Using the frequency table shown below, build a Huffman Encoding Tree. Resolve ties by giving single letter groups precedence (put to the left) over multiple letter groups, then alphabetically. Do not worry about punctuation or capitalization. For this lab only, you may use string methods to work with the groups of letters.
This program will need to be able to read three different files: a file containing the frequency table, a file containing clear text to be encoded and a file containing encoded strings.
Print out the tree by doing a preorder traversal. Print the resulting encoding generated by the tree. An example is given below for a 3-letter alphabet. You may use any reasonable format to print the encoding.
- – 3 The tree in preorder is: XYZ: 6, X: 3, YZ: 3, Y: 1, Z: 2
- – 1
- – 2 The code is X = 0; Y = 10, Z = 11;
In your write-up, consider whether you achieved any useful data compression with this method. Compare to conventional encoding. How would your results be affected by using a different scheme to break ties, for example, if you had given precedence to alphabetical ordering and then to the number of letters in the key? What other structures did you use and why?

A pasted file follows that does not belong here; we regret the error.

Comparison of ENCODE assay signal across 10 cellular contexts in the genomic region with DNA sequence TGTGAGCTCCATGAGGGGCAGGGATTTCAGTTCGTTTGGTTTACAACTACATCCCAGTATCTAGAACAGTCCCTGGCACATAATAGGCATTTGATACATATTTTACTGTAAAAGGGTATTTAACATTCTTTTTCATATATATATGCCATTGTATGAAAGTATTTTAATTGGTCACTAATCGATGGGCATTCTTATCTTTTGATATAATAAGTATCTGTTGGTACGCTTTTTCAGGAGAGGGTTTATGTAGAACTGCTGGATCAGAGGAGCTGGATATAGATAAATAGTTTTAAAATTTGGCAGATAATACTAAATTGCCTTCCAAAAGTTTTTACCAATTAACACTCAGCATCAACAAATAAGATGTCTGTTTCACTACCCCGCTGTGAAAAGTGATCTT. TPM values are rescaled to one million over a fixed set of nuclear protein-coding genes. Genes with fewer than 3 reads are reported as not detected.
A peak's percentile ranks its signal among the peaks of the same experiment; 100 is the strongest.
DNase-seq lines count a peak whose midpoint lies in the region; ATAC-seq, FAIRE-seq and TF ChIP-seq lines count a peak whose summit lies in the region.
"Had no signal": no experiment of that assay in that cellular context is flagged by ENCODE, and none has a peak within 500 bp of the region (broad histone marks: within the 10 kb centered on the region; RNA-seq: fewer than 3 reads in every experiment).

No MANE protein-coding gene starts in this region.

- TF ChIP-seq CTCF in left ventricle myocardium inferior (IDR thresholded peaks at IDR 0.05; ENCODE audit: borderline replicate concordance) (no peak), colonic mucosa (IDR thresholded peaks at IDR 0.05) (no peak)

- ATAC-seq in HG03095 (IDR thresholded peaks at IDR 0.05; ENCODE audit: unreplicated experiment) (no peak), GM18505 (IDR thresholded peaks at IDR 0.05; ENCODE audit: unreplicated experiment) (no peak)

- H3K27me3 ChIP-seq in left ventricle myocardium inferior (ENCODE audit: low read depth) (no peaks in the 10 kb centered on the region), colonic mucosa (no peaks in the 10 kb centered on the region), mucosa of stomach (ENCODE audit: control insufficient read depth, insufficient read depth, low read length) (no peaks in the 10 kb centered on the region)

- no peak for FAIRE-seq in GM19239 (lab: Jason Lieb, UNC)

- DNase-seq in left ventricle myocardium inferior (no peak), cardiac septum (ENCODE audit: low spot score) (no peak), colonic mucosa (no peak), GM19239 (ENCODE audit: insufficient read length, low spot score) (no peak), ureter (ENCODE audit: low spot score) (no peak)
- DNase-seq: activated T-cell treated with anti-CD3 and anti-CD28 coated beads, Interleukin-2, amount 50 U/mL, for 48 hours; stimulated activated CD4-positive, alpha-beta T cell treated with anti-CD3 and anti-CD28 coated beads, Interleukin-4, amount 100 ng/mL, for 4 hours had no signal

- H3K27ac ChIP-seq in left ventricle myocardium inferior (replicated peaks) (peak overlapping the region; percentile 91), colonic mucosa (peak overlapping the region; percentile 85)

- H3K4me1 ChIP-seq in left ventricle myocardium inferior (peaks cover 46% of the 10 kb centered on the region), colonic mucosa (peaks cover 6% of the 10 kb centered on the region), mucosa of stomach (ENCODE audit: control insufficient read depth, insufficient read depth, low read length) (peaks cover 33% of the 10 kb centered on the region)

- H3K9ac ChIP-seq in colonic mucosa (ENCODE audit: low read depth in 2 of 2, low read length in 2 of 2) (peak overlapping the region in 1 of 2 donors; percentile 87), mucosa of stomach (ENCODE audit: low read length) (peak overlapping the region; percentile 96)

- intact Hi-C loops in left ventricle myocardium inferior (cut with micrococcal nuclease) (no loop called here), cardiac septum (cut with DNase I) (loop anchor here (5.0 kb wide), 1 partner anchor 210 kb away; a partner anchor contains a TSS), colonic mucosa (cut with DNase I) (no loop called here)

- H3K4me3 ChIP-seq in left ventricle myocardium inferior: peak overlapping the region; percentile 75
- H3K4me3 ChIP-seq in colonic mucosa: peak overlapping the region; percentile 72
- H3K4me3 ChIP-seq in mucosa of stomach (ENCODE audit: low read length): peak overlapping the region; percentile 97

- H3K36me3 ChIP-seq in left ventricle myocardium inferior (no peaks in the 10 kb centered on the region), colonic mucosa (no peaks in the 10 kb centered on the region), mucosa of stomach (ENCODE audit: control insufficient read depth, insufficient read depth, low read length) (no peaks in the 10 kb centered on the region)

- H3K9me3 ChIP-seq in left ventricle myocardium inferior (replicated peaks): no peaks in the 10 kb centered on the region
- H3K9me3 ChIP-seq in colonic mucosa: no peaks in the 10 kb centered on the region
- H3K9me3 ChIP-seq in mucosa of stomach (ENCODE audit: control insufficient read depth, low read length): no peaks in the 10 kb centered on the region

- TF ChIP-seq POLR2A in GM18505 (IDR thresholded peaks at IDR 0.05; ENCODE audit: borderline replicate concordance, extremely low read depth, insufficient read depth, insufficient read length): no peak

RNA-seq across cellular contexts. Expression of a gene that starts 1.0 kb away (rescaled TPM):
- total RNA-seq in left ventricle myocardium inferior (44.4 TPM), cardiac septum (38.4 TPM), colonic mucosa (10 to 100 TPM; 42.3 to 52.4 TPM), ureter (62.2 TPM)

Encode the strings in the supplied ClearText.txt file, plus several others of your choice:
Decode the strings the supplied Encoded.txt file, plus some others of your choice:
Use the frequency table in the supplied FreqTable.txt file. Consider experimenting with other frequency tables.
As a check, here is a simple string in clear text and encoded form.
Hello World 1101101000010001111100011111101000000101100